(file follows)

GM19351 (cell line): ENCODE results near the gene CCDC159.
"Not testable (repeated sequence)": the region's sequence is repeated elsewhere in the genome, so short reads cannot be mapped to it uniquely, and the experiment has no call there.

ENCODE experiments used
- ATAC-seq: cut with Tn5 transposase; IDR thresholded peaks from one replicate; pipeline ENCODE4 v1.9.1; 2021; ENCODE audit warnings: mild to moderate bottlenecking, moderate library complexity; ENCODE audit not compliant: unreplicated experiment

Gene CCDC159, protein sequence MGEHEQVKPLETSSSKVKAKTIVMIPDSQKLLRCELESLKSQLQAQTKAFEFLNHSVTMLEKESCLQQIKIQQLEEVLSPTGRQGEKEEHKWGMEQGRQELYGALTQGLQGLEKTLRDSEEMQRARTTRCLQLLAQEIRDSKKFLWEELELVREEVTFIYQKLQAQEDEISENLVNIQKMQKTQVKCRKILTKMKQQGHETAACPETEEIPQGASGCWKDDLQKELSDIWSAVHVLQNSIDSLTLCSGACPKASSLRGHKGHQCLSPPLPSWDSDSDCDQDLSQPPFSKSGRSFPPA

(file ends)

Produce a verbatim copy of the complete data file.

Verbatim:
GM19351 (cell line): ENCODE results near the gene CCDC159.
"Not testable (repeated sequence)": the region's sequence is repeated elsewhere in the genome, so short reads cannot be mapped to it uniquely, and the experiment has no call there.

ENCODE experiments used
- ATAC-seq: cut with Tn5 transposase; IDR thresholded peaks from one replicate; pipeline ENCODE4 v1.9.1; 2021; ENCODE audit warnings: mild to moderate bottlenecking, moderate library complexity; ENCODE audit not compliant: unreplicated experiment

Gene CCDC159, protein sequence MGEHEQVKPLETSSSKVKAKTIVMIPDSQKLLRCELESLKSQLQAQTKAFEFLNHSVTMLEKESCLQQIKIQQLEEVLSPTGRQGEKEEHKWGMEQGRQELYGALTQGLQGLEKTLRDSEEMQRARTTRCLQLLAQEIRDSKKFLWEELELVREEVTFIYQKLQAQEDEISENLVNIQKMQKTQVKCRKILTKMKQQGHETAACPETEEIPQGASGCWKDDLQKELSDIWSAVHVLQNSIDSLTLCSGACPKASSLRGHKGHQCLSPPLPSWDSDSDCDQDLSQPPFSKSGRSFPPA